Extractive, hospitality sectors still in economic quagmire

Credit: Sergey Milovidov - Fotolia

…as both see heavy contraction in Q1

Even as the country strives to recover from ravages of the pandemic, the two hardest-hit sectors – extractives and hospitality – continue finding it difficult to come out of the economic quagmire, as both saw their largest contraction in first quarter of the year.

Data published by the Ghana Statistical Service (GSS) show that despite the pandemic-hit economy growing by 3.1 percent in the first quarter, the mining and quarrying sector rather contracted by 11.2 percent – while the hotels and restaurants (hospitality) sector contracted by 10.7 percent within the period. The two sectors have never seen growth since the pandemic hit the country.

Compared to the pre-pandemic period, the extractive sector grew by 1.4 percent in first quarter of 2019 while the hospitality sector grew by 6.4 percent within the period. On an annual basis, the two sectors grew by 14.9 percent and 3.7 percent respectively in 2019.

The hospitality sector, for example, has been on the receiving end of restrictions imposed by government to contain spread of the virus. The industry continues to suffer because most countries have still not lifted restrictions they imposed on travel and gatherings – two activities which are the bedrock on which hotels and restaurants stand.

Anecdotal evidence from observations at the big hotels and restaurants across the capital shows signs of reduced activity. Hotels, which were once upon a time inundated with requests to host events, are now struggling – with some going a whole week without a single event.

What has worsened the industry’s plight even more is the emergence of digital platforms that are able to host webinars and other conferences. Event organisers are cutting costs by either resorting to virtual conferences or combining the use of these platforms and in-person gatherings when hosting events at hotels. This therefore reduces the revenue of hotels, as organisers will only use small conference rooms for their events.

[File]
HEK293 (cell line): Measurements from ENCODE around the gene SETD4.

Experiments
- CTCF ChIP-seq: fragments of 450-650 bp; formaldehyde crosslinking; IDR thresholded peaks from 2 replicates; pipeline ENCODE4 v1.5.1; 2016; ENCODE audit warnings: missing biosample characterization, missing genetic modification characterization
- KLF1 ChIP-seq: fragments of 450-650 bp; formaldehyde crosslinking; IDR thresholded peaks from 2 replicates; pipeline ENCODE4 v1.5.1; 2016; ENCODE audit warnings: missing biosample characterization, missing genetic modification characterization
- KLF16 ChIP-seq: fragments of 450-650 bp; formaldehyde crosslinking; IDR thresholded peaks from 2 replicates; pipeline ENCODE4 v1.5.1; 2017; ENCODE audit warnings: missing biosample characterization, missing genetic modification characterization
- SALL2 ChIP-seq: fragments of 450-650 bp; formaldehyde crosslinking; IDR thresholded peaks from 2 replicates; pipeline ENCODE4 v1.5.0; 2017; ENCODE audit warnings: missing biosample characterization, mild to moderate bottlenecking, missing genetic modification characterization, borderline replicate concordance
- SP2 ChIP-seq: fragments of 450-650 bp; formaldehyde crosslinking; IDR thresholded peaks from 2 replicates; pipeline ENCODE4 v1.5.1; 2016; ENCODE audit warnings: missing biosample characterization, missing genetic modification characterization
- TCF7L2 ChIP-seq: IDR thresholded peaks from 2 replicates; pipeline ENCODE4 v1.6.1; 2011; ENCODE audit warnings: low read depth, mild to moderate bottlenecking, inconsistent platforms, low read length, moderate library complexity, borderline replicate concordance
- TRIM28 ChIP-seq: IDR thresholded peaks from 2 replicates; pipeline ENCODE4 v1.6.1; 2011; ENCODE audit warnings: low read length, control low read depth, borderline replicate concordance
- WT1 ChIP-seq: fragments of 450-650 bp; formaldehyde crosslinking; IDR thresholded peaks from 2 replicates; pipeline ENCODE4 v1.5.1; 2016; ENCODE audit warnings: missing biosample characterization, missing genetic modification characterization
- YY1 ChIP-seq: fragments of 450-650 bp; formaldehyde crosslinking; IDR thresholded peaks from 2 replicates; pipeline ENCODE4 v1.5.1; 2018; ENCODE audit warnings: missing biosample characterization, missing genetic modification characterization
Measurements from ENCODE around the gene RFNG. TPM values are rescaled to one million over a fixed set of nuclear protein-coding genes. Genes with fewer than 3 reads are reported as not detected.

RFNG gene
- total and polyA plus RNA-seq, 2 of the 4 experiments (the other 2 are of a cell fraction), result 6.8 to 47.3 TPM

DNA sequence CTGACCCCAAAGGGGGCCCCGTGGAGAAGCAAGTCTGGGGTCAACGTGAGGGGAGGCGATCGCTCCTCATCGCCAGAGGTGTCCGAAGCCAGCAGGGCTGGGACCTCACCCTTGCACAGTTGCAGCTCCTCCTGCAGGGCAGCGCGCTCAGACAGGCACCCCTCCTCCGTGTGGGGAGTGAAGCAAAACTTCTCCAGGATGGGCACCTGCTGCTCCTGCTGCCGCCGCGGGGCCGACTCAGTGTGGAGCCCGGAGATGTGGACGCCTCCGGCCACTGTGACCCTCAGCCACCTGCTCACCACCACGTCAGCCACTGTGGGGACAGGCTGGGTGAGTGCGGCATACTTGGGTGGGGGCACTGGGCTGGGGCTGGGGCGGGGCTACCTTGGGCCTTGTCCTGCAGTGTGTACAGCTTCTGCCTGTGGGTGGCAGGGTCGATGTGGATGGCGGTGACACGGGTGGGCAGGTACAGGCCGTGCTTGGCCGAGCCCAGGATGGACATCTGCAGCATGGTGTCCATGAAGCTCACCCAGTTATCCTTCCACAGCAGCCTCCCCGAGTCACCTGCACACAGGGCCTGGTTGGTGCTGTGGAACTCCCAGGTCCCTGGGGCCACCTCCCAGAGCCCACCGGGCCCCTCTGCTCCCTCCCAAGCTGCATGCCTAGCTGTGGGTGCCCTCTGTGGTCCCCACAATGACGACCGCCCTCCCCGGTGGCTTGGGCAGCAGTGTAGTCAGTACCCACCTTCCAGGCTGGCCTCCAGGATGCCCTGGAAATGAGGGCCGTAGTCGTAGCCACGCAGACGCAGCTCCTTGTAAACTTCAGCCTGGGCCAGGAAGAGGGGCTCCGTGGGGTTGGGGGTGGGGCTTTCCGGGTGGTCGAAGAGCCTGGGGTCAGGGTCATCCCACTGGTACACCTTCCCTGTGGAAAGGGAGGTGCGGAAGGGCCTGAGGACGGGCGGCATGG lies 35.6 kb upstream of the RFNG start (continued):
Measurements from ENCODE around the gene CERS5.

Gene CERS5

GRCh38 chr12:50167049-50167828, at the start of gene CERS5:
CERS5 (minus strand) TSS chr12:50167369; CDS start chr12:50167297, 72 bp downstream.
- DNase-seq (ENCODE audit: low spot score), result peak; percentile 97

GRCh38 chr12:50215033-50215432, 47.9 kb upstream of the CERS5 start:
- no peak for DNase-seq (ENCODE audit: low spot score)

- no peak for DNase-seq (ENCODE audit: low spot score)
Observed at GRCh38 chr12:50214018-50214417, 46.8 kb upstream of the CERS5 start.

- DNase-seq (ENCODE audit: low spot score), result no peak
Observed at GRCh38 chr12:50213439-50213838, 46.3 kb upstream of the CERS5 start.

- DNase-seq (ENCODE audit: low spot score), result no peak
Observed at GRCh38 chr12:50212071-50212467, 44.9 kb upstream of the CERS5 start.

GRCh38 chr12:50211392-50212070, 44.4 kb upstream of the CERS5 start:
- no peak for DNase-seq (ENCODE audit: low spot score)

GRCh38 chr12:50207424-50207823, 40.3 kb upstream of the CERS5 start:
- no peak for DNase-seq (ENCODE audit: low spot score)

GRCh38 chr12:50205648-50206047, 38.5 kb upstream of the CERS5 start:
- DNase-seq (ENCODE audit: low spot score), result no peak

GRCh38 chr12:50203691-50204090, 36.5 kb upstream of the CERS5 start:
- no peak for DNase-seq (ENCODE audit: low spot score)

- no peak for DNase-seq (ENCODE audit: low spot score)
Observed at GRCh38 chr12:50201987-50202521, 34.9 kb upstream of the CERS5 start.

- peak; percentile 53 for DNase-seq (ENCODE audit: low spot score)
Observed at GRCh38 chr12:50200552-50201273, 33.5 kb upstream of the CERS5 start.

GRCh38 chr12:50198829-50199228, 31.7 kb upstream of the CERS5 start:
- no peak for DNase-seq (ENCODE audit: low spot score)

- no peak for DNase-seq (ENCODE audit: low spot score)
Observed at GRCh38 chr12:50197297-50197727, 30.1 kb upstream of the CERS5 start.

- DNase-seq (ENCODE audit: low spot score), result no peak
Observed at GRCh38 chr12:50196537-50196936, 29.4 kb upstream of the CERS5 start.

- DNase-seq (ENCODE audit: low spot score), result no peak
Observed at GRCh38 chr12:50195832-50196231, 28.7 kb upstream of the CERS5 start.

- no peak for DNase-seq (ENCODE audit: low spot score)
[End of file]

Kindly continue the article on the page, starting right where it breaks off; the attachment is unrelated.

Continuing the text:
Guest check-ins are also on a decline, as restrictions on travel have negatively impacted the business of hotels – especially when the country no longer requires mandatory hotel quarantines for travellers.

Despite the two sectors contracting, the information and communication sector regained its position from the real estate sector as driver of the economy with 22.1 percent growth, followed by the latter with 10.6 percent growth.

The agriculture sector continued to save the country’s blushes, as it once again toppled the industry and services sectors by recording 4.3 percent growth. Industry and services on the other hand grew by 1.3 percent and 4 percent respectively – meaning the economy is not back to its pre-pandemic status, as the services sector has, for more than a decade, led growth of the economy and become the main dominant force.

That notwithstanding, the services sector is still the largest contributor to the country’s GDP with 53 percent followed by industry with 25 percent, and agriculture contributed 22 percent. In terms of value, the GDP (Including Oil & Gas) estimate at constant 2013 prices for the first quarter of 2021 was GH¢45.3billion compared to GH¢43.9billion in the same period of 2020.

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